NEW YORK, May 15 (Reuters) - Burger King Worldwide Inc is the latest and largest company to jump on the repricing and refinancing bandwagon in the US leveraged loan market, but this time the company has thrown in a high-yield bond refinancing to lock in low interest rates before they rise.
Excess demand from loan investors has allowed many US, European and Asian companies to reprice and refinance in the US leveraged loan market since mid April, when financial trading communications provider IPC led the charge by cutting 100bp from the margin of a US$595m term loan that it arranged only in February, and added an extra US$15m.
In the years following 2007’s financial crisis, hundreds of billions of dollars of leveraged loans were refinanced with high yield bonds. The trend slowed this year, however, as loan pricing fell.
Although rates are broadly similar in the loan and bond markets, companies have favoured loan repricings and refinancings this year which are currently cheaper than bonds and allow them to repay debt faster without bond-style call protection.
“I would say generically that it’s a fair fight between the two asset classes right now,” said Jonathan DeSimone, a managing director at Sankaty Advisors in Boston, adding that a lack of new loan supply is currently giving the asset class a slightly better technical outlook than bonds.
“On the primary side, there’s probably a slight edge to loans. From a pure secondary to secondary standpoint, I think there is probably a slight edge to high-yield,” he said.
The rapid approach of a rise in US interest rates is prompting some companies to consider loan to bond refinancings again to secure low long-term interest rates and satisfy bond investors’ demands for new paper.
Burger King is repricing some of the US$6.75bn term loan that was arranged in September 2014 to finance its acquisition of Canadian quick service restaurant chain Tim Hortons.
The burger chain is also refinancing US$1.55bn of its existing loan with the proceeds of a US$1.25bn notes offering and cash. The 6.5-year senior secured notes priced at par to yield 4.625% last Thursday.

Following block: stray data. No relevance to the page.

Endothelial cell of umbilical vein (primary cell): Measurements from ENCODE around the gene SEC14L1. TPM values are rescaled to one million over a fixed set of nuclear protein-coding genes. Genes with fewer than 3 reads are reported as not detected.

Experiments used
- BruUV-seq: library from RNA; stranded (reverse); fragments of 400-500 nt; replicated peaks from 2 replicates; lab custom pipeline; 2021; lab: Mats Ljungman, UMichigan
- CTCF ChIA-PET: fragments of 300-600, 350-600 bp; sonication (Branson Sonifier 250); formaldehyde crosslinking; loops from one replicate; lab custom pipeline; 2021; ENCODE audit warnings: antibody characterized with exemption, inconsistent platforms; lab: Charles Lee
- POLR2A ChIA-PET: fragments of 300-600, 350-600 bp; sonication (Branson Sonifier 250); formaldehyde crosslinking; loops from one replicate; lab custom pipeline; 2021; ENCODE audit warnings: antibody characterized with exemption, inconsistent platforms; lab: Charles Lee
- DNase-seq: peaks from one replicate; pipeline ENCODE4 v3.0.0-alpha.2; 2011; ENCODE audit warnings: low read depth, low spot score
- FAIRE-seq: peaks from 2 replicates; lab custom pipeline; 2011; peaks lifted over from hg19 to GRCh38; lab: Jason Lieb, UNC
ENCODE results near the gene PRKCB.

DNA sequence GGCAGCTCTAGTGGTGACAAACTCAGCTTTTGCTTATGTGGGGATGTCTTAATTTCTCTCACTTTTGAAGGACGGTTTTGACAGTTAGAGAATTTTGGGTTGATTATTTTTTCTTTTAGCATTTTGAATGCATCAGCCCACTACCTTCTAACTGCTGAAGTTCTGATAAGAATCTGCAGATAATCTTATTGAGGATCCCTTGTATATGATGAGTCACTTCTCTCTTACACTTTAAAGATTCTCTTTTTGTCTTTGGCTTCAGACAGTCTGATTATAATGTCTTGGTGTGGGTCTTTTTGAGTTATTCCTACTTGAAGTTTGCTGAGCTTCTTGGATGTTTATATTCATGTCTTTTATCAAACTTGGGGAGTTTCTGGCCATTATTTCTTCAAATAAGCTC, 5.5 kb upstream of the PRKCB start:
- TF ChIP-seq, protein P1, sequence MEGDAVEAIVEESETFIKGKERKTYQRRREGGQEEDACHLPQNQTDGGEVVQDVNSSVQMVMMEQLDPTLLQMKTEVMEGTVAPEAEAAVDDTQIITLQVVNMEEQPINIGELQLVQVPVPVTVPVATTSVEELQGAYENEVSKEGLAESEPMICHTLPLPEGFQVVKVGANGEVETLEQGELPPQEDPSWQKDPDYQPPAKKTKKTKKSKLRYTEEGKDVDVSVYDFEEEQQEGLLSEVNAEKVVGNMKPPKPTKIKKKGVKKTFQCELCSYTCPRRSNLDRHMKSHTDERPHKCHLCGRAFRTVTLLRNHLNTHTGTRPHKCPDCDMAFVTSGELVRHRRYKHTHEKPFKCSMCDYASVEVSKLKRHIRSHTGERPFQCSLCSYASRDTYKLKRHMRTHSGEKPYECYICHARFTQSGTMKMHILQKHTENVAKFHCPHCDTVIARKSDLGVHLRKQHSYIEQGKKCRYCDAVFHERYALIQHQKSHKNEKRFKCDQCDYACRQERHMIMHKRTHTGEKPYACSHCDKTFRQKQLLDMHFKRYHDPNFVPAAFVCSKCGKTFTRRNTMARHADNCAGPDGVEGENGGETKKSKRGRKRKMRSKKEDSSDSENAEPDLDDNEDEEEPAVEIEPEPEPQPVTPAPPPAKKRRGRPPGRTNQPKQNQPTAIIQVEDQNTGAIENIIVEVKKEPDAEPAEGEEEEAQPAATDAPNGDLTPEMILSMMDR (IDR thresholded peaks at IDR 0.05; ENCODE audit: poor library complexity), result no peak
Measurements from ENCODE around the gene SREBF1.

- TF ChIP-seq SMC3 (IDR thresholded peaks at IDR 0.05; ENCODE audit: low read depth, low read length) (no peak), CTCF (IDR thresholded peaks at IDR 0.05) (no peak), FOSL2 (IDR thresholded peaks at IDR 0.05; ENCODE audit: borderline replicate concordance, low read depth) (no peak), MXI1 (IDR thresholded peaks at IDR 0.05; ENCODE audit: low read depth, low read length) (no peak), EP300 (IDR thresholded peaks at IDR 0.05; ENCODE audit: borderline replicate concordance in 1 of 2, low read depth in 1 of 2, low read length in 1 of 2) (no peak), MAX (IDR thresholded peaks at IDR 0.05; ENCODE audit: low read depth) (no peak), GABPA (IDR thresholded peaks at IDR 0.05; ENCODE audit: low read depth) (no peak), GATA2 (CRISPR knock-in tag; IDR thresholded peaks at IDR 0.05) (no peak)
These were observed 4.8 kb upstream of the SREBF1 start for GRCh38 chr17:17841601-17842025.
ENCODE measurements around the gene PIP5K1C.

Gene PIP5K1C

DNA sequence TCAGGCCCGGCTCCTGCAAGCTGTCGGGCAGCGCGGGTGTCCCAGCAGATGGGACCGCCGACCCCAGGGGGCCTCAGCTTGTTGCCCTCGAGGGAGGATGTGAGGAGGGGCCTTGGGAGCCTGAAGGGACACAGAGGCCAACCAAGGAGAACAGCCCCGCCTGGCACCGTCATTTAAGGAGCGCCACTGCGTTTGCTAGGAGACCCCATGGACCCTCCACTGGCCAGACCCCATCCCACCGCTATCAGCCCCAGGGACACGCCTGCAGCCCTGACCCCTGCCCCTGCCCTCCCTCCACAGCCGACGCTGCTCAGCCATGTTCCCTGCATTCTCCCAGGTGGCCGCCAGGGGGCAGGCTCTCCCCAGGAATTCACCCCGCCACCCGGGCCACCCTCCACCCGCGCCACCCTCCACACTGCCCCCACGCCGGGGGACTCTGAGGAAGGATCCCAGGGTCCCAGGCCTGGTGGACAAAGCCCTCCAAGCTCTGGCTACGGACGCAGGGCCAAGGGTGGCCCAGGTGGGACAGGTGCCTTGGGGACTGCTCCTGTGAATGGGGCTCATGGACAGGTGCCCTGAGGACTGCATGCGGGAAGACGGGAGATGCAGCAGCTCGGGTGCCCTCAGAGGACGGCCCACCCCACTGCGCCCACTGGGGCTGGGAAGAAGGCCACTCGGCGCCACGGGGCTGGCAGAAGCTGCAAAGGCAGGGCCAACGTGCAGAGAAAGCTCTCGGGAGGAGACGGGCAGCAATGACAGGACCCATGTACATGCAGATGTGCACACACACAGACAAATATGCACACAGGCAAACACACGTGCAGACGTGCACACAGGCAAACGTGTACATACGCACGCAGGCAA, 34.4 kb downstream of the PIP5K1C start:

Burger King is hoping to reprice the remaining US$5.14bn of term loan debt at 275bp over Libor, down from 350bp over Libor which it paid in September.
Both the loan and the notes are senior and secured, which makes them equally desirable from an investor’s point of view. As the terms are broadly similar in both markets, investors are therefore focusing on credit more than structure, industry insiders said.
“That is a very solid issuer,” said an industry source. “It’s below investment grade, but it’s a business that’s been around for decades. I suspect we will be interested in both.”
Mining company Petra Diamond Ltd also sold US$300m of five-year notes to pay down some of its senior secured debt earlier in May.
Research and sales services provider Quintiles Transnational Holdings Inc also refinanced an existing credit with US$800m of notes, a US$500m term loan B, a US$750m term loan A and a US$500m revolver in May.
While treasurers and chief financial officers are ready to jump at potentially the last chance to issue bonds before a rates rise, giving up the ability to prepay loans in return for locking in low long-term rates is a tough call.
“Being a corporate treasurer is not different from your personal mortgage,” said Jonathan Insull, a portfolio manager at Crescent Capital. “You smell the rates are going to go up and really want to make sure to lock up the rates while they’re still low.”
The issue, as ever when refinancing, is whether borrowers want to give up the ability to prepay loans in return for nailing down low interest rates for the life of the debt.
Most US leveraged loan issuance this year has come from repricings and there is more to come. Of the US$32bn forward calendar for loans, US$24bn is for repricing, DeSimone said.
Limited opportunity to lend to new money deals has driven primary loan spreads down. Investors are also having to keep a close eye on loans that could reprice through soft call protection at 101, or at par after call protection expires, to avoid losing money.
High-yield investors are clearly more concerned about the US interest rate environment than they were as higher interest rates will push bond prices down, DeSimone said.
Additional reporting by Michelle Sierra. Editing By Tessa Walsh/Jon Methven